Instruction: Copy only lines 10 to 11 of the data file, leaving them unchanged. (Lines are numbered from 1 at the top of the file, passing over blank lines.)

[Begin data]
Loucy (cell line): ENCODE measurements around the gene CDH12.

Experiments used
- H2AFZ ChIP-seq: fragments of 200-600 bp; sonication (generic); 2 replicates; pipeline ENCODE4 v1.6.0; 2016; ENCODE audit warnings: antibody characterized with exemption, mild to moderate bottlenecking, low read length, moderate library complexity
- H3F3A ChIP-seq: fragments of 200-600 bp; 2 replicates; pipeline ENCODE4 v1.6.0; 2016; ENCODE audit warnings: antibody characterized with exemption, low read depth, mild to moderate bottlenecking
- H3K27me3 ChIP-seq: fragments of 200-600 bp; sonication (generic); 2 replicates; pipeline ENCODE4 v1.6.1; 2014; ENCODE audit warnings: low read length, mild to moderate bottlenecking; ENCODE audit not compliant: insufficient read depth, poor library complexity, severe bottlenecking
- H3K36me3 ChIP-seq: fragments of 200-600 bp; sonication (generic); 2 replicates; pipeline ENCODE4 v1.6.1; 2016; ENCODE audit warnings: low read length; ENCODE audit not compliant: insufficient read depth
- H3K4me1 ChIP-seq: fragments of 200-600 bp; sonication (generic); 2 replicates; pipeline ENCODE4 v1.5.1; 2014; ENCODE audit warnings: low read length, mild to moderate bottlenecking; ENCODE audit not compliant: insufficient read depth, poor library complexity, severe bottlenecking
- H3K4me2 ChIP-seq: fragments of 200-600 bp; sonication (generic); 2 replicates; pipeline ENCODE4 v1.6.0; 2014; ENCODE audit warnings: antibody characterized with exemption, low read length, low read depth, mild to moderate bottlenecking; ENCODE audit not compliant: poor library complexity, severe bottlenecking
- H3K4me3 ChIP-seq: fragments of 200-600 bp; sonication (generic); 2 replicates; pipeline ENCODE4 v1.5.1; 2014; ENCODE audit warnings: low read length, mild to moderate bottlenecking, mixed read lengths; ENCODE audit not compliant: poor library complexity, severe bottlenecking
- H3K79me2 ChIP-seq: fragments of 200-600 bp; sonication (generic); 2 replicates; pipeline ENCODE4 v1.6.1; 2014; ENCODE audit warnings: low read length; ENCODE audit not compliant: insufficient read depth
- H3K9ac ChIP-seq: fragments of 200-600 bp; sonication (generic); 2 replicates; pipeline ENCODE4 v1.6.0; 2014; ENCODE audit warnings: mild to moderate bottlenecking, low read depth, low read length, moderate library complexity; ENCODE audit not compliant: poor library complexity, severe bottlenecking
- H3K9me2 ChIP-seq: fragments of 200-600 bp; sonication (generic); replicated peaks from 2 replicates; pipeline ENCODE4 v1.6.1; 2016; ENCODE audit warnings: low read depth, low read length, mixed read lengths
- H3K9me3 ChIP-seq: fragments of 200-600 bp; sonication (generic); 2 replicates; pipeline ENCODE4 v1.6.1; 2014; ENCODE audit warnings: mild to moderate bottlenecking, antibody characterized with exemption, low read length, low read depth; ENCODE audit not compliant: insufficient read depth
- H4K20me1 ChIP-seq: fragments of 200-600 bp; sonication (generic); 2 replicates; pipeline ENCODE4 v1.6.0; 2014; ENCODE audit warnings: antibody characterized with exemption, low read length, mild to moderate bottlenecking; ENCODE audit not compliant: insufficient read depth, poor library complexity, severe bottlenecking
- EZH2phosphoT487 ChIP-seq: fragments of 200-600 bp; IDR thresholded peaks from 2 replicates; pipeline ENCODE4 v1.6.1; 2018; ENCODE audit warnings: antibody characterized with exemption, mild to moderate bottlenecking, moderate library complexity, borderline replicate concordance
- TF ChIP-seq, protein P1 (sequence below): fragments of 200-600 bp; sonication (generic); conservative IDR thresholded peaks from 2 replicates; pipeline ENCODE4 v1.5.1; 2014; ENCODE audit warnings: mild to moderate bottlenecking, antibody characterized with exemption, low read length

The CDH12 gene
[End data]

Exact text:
- H3K79me2 ChIP-seq: fragments of 200-600 bp; sonication (generic); 2 replicates; pipeline ENCODE4 v1.6.1; 2014; ENCODE audit warnings: low read length; ENCODE audit not compliant: insufficient read depth
- H3K9ac ChIP-seq: fragments of 200-600 bp; sonication (generic); 2 replicates; pipeline ENCODE4 v1.6.0; 2014; ENCODE audit warnings: mild to moderate bottlenecking, low read depth, low read length, moderate library complexity; ENCODE audit not compliant: poor library complexity, severe bottlenecking